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SPARC? Oh yeah, I remember that ...

SPARC T4Back when dinosaurs ruled the earth, the absolutely hottest thing you could have on your desk was a Sun-4. The SPARC-based systems were leaps and bounds ahead of anything else in their price range, except perhaps for some esoteric hardware from Silicon Graphics (remember them?)

Time has not been kind to the SPARC, alas. Sun's hardware market share shrank as people discovered that Linux on cheap hardware could give a better bang for the buck, and the entire venture was eventually swallowed by Oracle. The conventional wisdom was that Oracle bought Sun largely for its hardware line, and there was some confirmation of that this week. While much of the rest of Sun's holdings have been left to languish or spun off entirely, Larry's gang has evidently been busy with hardware. The SPARC T4 is the result.

The problem is, while the T4 brings some modern features like out-of-order execution to the SPARC line, these are things that other processor families have had for a decade or more. While it may staunch the flow of former SPARC customers defecting to x86 systems, it's unlikely to gain many new converts. And as any Harvard MBA can tell you, a business model based on not losing existing customers is not a formula for success in the long term.

Might want to rethink those voting machines (and the people who use them)

We've been hearing for years that direct recording electronic voting machines are potentially hackable. With a powder-keg election forthcoming, it was therefore not reassuring news this week that researchers at Argonne National Laboratory were able to totally subvert the voting counts on Diebold voting machines, simply by installing a $10 circuit between a ribbon cable and the connector. Since Diebold machines are not tamper resistant, this means that pretty much anyone with the technical savvy to create the device could hijack the polls.

I see this as part of a larger problem in the computer industry — an almost blind belief that technology can solve social problems in isolation. People seem to think that making government data transparent or turning to social networking can solve society's ills. In reality, the things that need to be re-engineered are the people. The best software in the world won't make people give up irrational belief systems, or stop hating others (be they red state or blue) because they're different. And as long as hate, intolerance and ignorance run wild, technology will be as likely to be used as a weapon as a solution.

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July 28 2011

Developer Week in Review: Linux turns the big 3.0

I have been informed by the contractors, currently starting in on bathroom renovation No. 3 at our house, that my official designation is "Houston." This is because, pretty much every day, they call me at work and say "We have a problem." If you think patching bugs in legacy code written by someone who has left your company is bad, try getting work done on a 215-year-old house.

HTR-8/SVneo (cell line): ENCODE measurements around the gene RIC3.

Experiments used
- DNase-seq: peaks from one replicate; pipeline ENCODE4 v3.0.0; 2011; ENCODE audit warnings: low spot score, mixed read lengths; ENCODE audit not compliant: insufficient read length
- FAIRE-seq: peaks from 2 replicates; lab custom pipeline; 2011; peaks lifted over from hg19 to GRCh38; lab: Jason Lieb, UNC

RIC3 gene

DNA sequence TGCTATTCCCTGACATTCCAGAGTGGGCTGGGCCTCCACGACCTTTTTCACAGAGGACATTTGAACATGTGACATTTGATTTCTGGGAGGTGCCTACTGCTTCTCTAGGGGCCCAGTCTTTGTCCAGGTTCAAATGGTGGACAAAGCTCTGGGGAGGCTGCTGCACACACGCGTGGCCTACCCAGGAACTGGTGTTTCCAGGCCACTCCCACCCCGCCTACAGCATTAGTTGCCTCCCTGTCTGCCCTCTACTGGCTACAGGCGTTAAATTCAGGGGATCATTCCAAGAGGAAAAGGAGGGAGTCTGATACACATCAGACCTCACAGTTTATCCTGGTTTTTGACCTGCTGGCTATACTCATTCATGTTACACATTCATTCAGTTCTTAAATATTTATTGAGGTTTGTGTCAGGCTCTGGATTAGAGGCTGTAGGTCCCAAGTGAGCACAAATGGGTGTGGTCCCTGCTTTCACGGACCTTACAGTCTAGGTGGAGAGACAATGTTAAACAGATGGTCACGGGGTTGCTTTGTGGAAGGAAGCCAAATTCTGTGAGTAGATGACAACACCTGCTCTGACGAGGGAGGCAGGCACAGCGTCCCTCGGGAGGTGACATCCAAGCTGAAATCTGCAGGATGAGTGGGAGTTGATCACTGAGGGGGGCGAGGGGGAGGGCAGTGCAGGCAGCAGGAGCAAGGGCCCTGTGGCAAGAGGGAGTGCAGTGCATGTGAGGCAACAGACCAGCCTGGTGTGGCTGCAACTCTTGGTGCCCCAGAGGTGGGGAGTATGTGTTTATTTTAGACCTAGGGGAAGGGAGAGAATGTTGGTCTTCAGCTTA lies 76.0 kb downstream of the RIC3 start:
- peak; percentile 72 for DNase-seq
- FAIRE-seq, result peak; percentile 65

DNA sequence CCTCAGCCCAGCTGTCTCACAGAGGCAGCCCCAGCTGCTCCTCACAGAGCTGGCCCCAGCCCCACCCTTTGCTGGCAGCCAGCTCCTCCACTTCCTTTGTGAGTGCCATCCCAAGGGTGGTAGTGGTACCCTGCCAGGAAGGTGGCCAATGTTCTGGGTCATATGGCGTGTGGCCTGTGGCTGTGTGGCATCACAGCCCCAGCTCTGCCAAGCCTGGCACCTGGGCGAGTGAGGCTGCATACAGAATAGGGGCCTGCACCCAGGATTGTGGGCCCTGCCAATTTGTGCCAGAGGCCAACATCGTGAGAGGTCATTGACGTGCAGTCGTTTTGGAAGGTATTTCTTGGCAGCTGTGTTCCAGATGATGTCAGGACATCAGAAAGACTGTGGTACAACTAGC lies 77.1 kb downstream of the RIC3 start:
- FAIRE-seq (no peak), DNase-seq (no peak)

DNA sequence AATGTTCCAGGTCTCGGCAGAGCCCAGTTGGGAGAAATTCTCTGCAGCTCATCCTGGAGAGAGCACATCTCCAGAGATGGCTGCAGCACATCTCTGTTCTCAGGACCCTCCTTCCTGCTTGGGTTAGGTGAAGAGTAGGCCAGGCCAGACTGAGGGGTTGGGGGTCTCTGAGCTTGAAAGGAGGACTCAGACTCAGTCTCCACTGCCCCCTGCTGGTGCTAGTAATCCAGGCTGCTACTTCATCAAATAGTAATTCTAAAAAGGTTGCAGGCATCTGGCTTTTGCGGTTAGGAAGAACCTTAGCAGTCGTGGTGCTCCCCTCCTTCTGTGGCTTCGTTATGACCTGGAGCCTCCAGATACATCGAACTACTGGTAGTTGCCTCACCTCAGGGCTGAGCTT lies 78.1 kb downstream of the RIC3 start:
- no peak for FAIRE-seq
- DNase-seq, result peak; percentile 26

While the rest of the O'Reilly family is out cavorting in the wilds of Portland at OSCON, a few of us must tend the fires back East, and keep the rest of the world informed on what's going on. Such as ...

The new Linux is out, the new Linux is out!

LinuxIt used to be, when COBOL developers roamed the Earth, that a new release of the Linux kernel was a cause for much excitement, especially something as momentous as a new major version. Can anyone every remember when Linux 1.x became Linux 2.0? Here's a hint, it was 15 years ago.

But times have changed. Very few people install a Linux kernel directly anymore. Most get them through the distribution they have chosen. And for people who have embedded versions of Linux, they may not have the slightest idea what version of the kernel they're running. Ask a random sampling of HTC Android users what kernel is installed, and you'll probably get a blank stare (here's a cheat sheet, if you're interested.)

Adding to the ho-hum nature of the 3.0 release is that fact that there's really nothing special in it, by Linus' own admission. He just figured it was time to stop endlessly adding to the 2.0 version tree, and get a clean start on the 3's. With the 20th anniversary of the famous Linux Letter coming up in late August, now is probably as a good a time as ever to put the terrible twos to bed for good.

Here's a fun question to ponder, though: How many build scripts that assume "2.6.X" or "2.X.X" as a Linux version number are about to break?

Hoist with their own petard

It behooves people to remember, in this day and age, that the things they say and write may come back to haunt them. Thus, when trying to make the case that the Android operating system is an unholy misuse of Java, it would have been good for Oracle to remember that there was a letter floating around from 2007 in which Sun CEO Jonathan Schwartz offers Google a warm greeting, and pledged to work aggressively to cooperate with Google on Android.

There's a certain sweet symmetry in Oracle's battle against the search engine giant being potentially derailed by material from deep in the web's archives. It was legal eagles at Groklaw who uncovered the letter, but I'm sure there was much Googling involved in finding it.

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You have to admire Lodsys' ambition

Not content with suing the smaller fry of the iOS and Android ecosystem, patent "leveragers" (I'd use a less kind word there, but my editor would just change it ...) Lodsys has taken their patent fight to some truly big fish. In new legal action, Rovio (the makers of "Angry Birds"), EA, Take Two Interactive ("Grand Theft Auto") and Atari have found themselves in the defendant box.